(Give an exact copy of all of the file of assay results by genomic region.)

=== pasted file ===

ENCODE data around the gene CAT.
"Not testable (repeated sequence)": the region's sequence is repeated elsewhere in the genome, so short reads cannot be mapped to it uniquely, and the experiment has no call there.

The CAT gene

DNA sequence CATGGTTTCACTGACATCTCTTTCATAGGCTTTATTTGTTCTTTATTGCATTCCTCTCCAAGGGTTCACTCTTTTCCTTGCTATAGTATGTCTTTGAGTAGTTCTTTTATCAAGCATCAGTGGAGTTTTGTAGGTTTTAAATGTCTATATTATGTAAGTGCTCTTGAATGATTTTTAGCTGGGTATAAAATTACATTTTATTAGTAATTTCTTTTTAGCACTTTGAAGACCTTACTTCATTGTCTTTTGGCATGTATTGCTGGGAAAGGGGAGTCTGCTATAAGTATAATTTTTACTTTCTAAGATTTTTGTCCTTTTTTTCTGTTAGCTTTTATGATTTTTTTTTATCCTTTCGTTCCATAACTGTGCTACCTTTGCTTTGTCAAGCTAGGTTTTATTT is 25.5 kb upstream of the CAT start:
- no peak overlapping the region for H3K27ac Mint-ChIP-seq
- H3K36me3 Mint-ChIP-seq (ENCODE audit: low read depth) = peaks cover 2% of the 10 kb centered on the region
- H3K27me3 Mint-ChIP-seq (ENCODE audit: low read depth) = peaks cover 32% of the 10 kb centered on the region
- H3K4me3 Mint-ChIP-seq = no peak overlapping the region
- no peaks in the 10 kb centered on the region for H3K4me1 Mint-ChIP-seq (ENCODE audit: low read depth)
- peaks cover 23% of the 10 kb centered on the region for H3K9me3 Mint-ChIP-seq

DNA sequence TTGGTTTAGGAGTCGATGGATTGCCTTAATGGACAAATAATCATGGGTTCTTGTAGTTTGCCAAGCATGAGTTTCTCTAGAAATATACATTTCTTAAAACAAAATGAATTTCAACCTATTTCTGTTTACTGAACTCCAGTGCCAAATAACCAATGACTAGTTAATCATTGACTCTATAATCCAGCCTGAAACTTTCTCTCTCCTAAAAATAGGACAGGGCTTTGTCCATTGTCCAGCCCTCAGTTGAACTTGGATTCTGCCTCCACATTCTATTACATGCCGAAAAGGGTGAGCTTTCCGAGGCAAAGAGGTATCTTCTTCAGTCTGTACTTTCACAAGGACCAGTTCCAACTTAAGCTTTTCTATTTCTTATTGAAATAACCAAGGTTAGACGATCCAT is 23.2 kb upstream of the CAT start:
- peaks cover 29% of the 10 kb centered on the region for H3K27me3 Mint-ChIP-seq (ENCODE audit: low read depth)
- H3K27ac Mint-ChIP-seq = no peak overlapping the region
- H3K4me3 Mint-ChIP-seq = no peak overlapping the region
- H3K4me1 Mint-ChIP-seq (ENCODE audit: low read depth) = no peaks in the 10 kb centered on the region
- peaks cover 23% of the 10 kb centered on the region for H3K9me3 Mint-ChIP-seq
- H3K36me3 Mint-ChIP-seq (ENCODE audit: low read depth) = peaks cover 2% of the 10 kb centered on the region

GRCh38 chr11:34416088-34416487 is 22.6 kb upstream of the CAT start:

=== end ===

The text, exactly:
ENCODE data around the gene CAT.
"Not testable (repeated sequence)": the region's sequence is repeated elsewhere in the genome, so short reads cannot be mapped to it uniquely, and the experiment has no call there.

The CAT gene

DNA sequence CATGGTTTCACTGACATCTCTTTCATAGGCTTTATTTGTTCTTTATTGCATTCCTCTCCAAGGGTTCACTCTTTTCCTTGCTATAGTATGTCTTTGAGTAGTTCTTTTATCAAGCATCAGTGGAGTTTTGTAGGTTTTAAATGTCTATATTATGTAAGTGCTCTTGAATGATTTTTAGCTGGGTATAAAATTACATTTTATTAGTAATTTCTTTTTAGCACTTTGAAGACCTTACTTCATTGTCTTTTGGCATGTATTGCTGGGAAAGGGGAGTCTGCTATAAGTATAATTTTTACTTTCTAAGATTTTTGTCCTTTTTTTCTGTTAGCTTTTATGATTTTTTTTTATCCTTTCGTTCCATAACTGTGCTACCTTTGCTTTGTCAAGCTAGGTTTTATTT is 25.5 kb upstream of the CAT start:
- no peak overlapping the region for H3K27ac Mint-ChIP-seq
- H3K36me3 Mint-ChIP-seq (ENCODE audit: low read depth) = peaks cover 2% of the 10 kb centered on the region
- H3K27me3 Mint-ChIP-seq (ENCODE audit: low read depth) = peaks cover 32% of the 10 kb centered on the region
- H3K4me3 Mint-ChIP-seq = no peak overlapping the region
- no peaks in the 10 kb centered on the region for H3K4me1 Mint-ChIP-seq (ENCODE audit: low read depth)
- peaks cover 23% of the 10 kb centered on the region for H3K9me3 Mint-ChIP-seq

DNA sequence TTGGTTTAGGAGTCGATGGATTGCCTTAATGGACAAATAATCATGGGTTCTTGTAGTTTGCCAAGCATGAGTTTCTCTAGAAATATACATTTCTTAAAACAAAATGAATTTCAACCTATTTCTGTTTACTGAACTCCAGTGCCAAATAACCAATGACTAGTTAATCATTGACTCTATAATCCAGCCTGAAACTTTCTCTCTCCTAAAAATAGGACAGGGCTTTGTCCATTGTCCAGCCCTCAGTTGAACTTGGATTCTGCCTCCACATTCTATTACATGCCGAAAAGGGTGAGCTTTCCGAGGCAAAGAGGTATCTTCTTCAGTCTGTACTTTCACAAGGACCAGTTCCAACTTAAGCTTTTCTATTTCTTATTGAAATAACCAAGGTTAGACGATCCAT is 23.2 kb upstream of the CAT start:
- peaks cover 29% of the 10 kb centered on the region for H3K27me3 Mint-ChIP-seq (ENCODE audit: low read depth)
- H3K27ac Mint-ChIP-seq = no peak overlapping the region
- H3K4me3 Mint-ChIP-seq = no peak overlapping the region
- H3K4me1 Mint-ChIP-seq (ENCODE audit: low read depth) = no peaks in the 10 kb centered on the region
- peaks cover 23% of the 10 kb centered on the region for H3K9me3 Mint-ChIP-seq
- H3K36me3 Mint-ChIP-seq (ENCODE audit: low read depth) = peaks cover 2% of the 10 kb centered on the region

GRCh38 chr11:34416088-34416487 is 22.6 kb upstream of the CAT start: